AI, the new electricity

AI has been described as 'the new electricity', it will transform our personal and work lives, and create huge economic value for businesses and industries that adopt AI to automate tasks and activities. The emergence of AI is a natural progression from the Industrial Revolution, a transition from creating goods by hand to using machines in the period 1760 to 1840. This advancement in working life and practices vastly improved the economies of Western nations. There are three industrial revolutions that transformed modern society. With each of these three advancements - mechanisation and the steam engine, mass production, and electricity and automated production and information technology - the world around us fundamentally changed. Today, we are in the midst of the fourth industrial revolution, digitalization, and AI.

(Artificial Intelligence Programme, University of Oxford, Said Business School)

Geoffrey Hinton, known as the Godfather of AI, just quit Google and says he regrets his life’s work in AI because it can be hard to stop ‘bad actors from using it for bad things’. What does he mean by bad actors using it for bad things? The short answer and an example is algorithmic bias, which this blog series explores, specifically, using the psychoanalytic concept of the #shadow and unconscious dynamics in the psyche of an AI scientist or engineer, consciously or unconsciously building bias into an AI algorithm causing serious harm to individuals and groups of people.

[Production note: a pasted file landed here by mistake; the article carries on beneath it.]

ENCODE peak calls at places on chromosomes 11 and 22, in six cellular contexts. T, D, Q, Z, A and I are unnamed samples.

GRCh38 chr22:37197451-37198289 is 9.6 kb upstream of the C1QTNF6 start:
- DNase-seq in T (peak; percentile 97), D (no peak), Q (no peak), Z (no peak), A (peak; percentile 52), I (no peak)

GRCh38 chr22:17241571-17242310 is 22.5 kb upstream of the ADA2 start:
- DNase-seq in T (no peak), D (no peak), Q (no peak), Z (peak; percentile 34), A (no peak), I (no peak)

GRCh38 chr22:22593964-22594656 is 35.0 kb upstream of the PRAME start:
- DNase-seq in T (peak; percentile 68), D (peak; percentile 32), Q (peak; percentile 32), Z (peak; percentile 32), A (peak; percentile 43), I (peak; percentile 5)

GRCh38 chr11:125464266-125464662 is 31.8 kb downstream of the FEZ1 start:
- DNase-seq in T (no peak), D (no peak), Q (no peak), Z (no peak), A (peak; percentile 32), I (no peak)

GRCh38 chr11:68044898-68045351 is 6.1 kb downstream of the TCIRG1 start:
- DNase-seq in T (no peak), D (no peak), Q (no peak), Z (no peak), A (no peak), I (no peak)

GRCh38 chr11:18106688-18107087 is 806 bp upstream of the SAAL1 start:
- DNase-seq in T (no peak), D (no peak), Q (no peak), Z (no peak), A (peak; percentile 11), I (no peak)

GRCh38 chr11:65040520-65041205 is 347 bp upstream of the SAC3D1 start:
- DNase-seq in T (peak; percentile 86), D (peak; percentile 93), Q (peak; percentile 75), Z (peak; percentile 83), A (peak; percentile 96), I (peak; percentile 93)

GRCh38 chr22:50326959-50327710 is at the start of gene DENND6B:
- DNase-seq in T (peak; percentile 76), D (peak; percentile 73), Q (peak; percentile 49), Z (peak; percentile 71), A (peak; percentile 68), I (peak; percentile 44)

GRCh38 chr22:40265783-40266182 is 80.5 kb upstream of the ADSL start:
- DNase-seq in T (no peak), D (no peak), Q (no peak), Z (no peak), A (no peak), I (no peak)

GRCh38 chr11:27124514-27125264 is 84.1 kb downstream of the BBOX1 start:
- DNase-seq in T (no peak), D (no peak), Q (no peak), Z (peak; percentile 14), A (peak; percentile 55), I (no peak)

Geoffrey Hinton discusses the pros and cons of AI in a recent interview with PBS News.

There are very serious ethical and legal issues raised in connection with AI. As a business or organizational leader, the three major pitfalls that you must be aware of when you use AI are privacy, bias, and replication. I will focus on bias for the purposes of this blog.